Yoko Ono Cut Piece Clip. Intimate Revealing Interview, 1993 TV. Crazy Berlin: Lud Gluskin Orch.- Doin' The New Low Down 1929. Dublin's Irish Cabaret. Cabaret (1972) - Willkommen. How I Became The Bomb - Ulay, Oh. Amanda Coogan - Home. > Performance Art > Essay. By Amanda Coogan What is this thing called Performance?
'How was your performance today? ' I could be asking a teacher, a driver, a stockbroker or a lover. 'Performance' is a recurrent term within today's general lexicon, yet practitioners and theorists in the field of Performance Studies disagree as to what constitutes this nebulous art form. In the context of the contemporary art world it allows us to suggest a practice full of paradoxes, wilfully refusing to be fenced in. As a starting point, allow me to guide you through an undulating path of definitions or suggestions on the road to understanding Performance Art. Performance — a broad church Performance is an 'essentially contested concept'.1 Practitioners and theorists occupy this space of disagreement, allowing the field to unfold and incorporate a multitude of practices.
Indeed, Performance Art cannot be said to stem from any one particular discipline: theatre, dance or the visual arts. Body — Site — Audience — Time The Audience. She’s back! Drag queen gets standing ovation for speech about homophobia · PinkNews. Irish drag artist Panti Bliss has delivered a jaw-dropping follow-up to her viral speech about homophobia.
Last February, a heartwarming speech that Panti gave about the oppression that gay people face went viral online, receiving millions of views. The speech launched Panti as a major star in Ireland, releasing her own autobiography and even being sampled as part of a Pet Shop Boys track. Almost a year on, a follow-up speech that Panti gave as part of TedX Dublin has been released. The drag queen is just as honest as ever in the new clip, which sees her discuss the internal conflicts that gay people face around intimacy.
Panti says: “I am 45 years old, and I have never once unselfconsciously held hands with a lover in public. “I don’t know how many of you can even imagine what that might be like. “Every day, I am jealous of straight people, because that tiny intimate expression of affection has never once been mine. “We look around to see where are we, who’s around, what kind of area is it? Ask A Dublin Drag - Panti. Panti Unstitched. Here’s an interview I did with Rory O’Neill aka Panti as All Dolled Up Restitched takes over the Peacock Stage at the Abbey Theatre.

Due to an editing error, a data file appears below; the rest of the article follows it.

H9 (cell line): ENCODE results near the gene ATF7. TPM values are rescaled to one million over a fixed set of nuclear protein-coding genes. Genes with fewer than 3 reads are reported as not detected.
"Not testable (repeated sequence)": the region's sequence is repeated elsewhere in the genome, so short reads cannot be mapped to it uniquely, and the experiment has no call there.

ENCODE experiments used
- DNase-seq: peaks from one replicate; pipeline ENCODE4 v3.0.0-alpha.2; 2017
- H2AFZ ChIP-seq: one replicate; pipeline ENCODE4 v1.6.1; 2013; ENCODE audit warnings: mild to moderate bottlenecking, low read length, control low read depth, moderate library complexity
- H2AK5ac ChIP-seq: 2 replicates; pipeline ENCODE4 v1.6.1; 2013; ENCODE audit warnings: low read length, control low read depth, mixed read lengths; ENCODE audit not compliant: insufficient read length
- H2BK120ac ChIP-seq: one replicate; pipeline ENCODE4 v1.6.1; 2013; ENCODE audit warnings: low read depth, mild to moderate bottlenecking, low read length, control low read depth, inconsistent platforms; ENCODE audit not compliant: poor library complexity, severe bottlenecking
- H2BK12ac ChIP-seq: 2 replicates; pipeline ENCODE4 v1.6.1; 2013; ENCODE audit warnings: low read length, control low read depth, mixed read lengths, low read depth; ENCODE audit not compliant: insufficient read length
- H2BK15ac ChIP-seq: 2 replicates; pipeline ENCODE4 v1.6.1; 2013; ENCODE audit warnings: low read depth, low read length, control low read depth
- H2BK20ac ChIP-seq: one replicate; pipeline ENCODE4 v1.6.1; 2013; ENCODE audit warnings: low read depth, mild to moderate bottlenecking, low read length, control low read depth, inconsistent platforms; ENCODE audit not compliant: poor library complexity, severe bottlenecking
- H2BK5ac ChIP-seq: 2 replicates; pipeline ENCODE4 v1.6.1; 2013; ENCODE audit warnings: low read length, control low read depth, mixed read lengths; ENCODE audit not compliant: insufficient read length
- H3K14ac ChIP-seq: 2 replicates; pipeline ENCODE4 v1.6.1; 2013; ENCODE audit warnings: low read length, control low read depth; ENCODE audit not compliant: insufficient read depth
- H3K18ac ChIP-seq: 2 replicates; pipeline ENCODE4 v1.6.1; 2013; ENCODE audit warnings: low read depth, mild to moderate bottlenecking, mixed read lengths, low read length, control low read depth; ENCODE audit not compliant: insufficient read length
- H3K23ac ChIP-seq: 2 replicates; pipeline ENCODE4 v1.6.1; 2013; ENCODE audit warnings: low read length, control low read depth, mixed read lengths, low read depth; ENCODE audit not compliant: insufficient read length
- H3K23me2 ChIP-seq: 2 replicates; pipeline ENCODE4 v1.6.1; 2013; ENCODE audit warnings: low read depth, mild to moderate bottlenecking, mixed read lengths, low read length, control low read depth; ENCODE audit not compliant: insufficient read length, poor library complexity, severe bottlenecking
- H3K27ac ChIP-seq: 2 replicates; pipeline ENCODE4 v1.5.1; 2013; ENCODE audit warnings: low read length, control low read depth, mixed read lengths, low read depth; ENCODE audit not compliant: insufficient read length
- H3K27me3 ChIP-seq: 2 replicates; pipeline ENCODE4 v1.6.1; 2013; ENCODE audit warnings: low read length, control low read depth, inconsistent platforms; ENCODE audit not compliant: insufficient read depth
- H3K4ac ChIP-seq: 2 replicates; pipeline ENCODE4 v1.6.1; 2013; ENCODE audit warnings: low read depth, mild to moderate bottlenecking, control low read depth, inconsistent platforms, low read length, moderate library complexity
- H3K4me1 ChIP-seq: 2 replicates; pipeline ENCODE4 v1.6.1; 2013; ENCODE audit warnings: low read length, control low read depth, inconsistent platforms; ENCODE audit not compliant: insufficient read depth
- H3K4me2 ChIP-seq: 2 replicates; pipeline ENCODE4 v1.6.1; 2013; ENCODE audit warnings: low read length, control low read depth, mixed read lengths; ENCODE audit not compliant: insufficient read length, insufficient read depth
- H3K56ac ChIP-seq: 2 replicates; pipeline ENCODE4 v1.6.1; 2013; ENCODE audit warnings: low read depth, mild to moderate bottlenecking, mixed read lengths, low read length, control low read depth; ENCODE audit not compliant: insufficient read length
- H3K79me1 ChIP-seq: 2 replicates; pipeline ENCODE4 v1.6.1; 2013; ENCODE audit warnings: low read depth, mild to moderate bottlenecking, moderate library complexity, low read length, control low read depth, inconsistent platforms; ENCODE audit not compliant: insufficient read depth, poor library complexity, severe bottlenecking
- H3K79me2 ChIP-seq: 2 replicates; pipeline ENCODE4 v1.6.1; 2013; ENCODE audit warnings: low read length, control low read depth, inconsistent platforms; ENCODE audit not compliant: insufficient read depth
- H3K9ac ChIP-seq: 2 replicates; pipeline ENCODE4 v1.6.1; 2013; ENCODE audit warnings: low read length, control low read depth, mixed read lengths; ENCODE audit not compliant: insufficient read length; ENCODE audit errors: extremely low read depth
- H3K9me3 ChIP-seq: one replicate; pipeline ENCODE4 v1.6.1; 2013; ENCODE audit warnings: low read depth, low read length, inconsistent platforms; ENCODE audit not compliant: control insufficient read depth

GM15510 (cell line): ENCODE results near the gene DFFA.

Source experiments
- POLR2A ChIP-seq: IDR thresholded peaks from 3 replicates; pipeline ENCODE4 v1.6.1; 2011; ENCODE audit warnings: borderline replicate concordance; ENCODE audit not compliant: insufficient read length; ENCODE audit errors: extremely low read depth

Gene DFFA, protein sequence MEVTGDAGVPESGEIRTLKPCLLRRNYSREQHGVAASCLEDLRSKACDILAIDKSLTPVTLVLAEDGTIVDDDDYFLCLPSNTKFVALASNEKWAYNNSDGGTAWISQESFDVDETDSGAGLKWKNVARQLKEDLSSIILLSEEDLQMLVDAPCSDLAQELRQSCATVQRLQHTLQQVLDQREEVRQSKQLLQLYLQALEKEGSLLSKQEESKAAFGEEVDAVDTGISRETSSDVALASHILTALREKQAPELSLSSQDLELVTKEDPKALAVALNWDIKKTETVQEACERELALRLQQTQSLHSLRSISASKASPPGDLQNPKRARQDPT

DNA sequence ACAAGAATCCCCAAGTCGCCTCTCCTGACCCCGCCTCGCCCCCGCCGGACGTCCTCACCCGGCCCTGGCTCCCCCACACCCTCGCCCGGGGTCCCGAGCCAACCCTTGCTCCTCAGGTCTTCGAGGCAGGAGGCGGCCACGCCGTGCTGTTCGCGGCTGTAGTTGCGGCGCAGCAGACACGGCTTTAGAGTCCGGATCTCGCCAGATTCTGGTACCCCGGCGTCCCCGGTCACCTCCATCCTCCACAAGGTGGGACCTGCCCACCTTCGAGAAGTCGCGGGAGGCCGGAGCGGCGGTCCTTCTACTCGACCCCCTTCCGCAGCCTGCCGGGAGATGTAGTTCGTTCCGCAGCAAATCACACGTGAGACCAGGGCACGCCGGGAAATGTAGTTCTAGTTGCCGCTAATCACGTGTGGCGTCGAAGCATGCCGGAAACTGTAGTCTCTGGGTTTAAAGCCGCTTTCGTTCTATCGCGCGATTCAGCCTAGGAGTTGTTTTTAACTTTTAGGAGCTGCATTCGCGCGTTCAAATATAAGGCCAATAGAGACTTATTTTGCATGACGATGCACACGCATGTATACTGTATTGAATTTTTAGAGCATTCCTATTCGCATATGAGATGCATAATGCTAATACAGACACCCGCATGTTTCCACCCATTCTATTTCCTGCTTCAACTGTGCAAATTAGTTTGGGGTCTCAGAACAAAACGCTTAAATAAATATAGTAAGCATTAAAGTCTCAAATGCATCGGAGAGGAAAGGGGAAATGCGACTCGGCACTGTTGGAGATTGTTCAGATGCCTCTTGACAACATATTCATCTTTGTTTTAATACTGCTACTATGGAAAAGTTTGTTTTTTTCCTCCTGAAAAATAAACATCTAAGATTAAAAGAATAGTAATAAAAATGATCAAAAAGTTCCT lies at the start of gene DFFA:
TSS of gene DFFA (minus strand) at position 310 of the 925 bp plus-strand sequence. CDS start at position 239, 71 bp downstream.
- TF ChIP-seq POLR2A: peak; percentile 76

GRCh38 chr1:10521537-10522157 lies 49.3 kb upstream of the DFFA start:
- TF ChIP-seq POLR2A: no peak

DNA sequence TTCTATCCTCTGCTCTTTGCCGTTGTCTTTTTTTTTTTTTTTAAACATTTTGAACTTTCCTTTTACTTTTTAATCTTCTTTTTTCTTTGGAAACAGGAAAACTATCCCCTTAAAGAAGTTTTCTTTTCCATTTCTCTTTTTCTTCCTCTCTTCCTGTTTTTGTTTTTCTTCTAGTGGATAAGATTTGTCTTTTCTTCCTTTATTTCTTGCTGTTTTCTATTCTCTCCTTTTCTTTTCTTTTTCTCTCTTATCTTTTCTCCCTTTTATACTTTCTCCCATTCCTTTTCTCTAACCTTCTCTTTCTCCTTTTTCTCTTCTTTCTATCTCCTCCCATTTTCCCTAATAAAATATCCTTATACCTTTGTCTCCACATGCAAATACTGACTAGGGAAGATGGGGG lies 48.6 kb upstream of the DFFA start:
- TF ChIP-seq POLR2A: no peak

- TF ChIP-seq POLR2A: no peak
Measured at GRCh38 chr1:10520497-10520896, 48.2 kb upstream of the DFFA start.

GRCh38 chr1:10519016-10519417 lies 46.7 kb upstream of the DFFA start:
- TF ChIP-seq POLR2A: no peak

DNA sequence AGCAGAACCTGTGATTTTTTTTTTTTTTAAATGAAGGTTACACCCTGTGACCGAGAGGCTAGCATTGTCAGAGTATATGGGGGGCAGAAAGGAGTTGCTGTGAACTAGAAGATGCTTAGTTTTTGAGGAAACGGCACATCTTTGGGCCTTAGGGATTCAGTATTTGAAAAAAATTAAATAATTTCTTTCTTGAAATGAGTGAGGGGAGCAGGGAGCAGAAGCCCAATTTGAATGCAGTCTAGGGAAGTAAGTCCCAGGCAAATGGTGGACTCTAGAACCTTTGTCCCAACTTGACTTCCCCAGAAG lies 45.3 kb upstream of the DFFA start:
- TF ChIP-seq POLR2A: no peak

Hi Rachael, just catching up. Yes very moving speech at the Abbey and then all the subsequent coverage virally. Powerful and emotive subject matter good it is being discussed. :0) – iadt_fayk
Hes defiantly had an interesting life so far. i loved his speach at the abbey, it was so moving – rachaelobrien
Hi, missed the Saturday Night Show but yes coverage makes for interesting reading - always find Rory interesting and like that he stirs things up! – iadt_fayk
Really interesting article. particularly considering the current controvery in the papers and media steming from his interview on the Saturday Night show – meabh_boyle
And if you want more, listen to Aoibhinn Ní Shúilleabháin’s interview with Rory on Aoibhinn And Company on RTE Radio 1 here.
Rehearsal spaces aren’t very fabulous. Upstairs in a building on Marlborough Place in Dublin, next door to Barney’s Amusements and a glance away from the Abbey in an area busy with daytime drug dealers, All Dolled Up Restitched is undergoing a read-through, with Jennifer Jennings and Phillip McMahon, of the company Thisispopbaby, at the helm. Rory O’Neill arrives, makes a cup of tea, brushes the crumbs of a croissant away, and sits at a table with a clutch of Abbey staff.
He settles into one of the first lines of the script: “Let me start by asking you a question. These are Pandora Panti Bliss’s words. When Panti or O’Neill talks, the gay scene listens. The summer before his final year of art school, O’Neill moved to London. “The country needed to have that conversation” – Panti returns to the Saturday Night Show. Image: RTE Player DUBLIN DRAG QUEEN Panti Bliss says she is attempting to ‘draw a line’ under the Pantigate incident which saw her propelled into the spotlight after an appearance on the Saturday Night Show earlier this year.
Panti’s appearance as Rory O’Neill on the show in January resulted in huge controversy after RTÉ redacted and apologised and paid out after O’Neill’s comments about homophobia in Ireland were alleged to be defamatory. Panti’s subsequent Noble Call speech saw the issue gain international attention and focused debate on the issue of inequality and prejudice against gay people in this country. Video ( Opening last night’s interview Panti said she was appearing as herself as a mark of moving on from the controversy, while quipping: It feels like it’s only been five lawyers since I saw you last. She called the “kerfuffle” and the immediate aftermath “stressful and upsetting and weird” but that over time it turned into a good thing, not just for her but for the country.